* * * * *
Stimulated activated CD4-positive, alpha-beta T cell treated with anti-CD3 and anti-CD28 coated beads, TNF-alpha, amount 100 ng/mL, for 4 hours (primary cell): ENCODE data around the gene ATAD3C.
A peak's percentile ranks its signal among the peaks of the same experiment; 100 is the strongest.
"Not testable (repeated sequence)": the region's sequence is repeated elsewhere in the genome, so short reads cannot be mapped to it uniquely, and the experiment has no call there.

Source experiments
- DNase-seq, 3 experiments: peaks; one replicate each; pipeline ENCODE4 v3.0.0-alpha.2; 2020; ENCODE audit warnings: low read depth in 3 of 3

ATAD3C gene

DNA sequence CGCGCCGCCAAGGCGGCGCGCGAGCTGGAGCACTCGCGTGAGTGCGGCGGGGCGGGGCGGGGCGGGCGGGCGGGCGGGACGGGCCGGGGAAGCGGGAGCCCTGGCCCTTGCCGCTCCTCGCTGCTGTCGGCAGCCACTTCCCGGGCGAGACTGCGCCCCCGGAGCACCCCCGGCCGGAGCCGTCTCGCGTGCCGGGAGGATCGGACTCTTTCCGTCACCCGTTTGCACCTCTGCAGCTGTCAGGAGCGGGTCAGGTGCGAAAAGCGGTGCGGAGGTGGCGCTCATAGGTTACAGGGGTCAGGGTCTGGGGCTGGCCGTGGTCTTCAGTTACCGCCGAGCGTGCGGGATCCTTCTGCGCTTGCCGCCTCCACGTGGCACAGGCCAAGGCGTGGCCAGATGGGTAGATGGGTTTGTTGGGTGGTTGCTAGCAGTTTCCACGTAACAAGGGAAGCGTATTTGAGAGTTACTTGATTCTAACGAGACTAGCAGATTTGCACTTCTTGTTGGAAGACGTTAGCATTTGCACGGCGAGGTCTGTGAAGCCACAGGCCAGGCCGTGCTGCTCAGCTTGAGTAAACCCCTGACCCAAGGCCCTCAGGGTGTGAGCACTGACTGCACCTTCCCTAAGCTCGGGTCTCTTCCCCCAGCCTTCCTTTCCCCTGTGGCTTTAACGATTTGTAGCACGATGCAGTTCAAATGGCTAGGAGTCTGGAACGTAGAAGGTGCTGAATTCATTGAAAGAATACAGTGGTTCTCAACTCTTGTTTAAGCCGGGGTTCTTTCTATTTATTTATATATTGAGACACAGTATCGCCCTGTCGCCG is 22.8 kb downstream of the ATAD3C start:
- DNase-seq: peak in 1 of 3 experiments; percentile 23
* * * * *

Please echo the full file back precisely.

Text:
Stimulated activated CD4-positive, alpha-beta T cell treated with anti-CD3 and anti-CD28 coated beads, TNF-alpha, amount 100 ng/mL, for 4 hours (primary cell): ENCODE data around the gene ATAD3C.
A peak's percentile ranks its signal among the peaks of the same experiment; 100 is the strongest.
"Not testable (repeated sequence)": the region's sequence is repeated elsewhere in the genome, so short reads cannot be mapped to it uniquely, and the experiment has no call there.

Source experiments
- DNase-seq, 3 experiments: peaks; one replicate each; pipeline ENCODE4 v3.0.0-alpha.2; 2020; ENCODE audit warnings: low read depth in 3 of 3

ATAD3C gene

DNA sequence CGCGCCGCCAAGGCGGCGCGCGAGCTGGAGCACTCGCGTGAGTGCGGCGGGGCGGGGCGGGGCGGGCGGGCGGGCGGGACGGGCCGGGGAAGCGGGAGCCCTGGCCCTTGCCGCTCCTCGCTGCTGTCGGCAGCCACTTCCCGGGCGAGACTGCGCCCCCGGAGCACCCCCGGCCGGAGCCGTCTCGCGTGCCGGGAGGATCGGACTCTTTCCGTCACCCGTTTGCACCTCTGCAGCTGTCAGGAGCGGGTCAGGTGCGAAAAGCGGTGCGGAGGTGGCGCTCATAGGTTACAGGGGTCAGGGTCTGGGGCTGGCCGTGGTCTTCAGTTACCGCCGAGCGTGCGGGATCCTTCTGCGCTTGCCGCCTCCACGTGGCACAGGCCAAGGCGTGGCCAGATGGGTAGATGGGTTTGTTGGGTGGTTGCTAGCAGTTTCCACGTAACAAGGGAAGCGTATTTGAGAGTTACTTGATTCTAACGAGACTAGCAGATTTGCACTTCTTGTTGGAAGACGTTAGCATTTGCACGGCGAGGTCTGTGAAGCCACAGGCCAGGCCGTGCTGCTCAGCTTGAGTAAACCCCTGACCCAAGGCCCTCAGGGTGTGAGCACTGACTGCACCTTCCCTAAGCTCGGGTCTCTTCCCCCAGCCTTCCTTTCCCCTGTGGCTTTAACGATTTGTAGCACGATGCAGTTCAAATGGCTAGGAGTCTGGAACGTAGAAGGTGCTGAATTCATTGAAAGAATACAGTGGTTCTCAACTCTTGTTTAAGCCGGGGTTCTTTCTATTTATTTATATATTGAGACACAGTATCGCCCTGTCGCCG is 22.8 kb downstream of the ATAD3C start:
- DNase-seq: peak in 1 of 3 experiments; percentile 23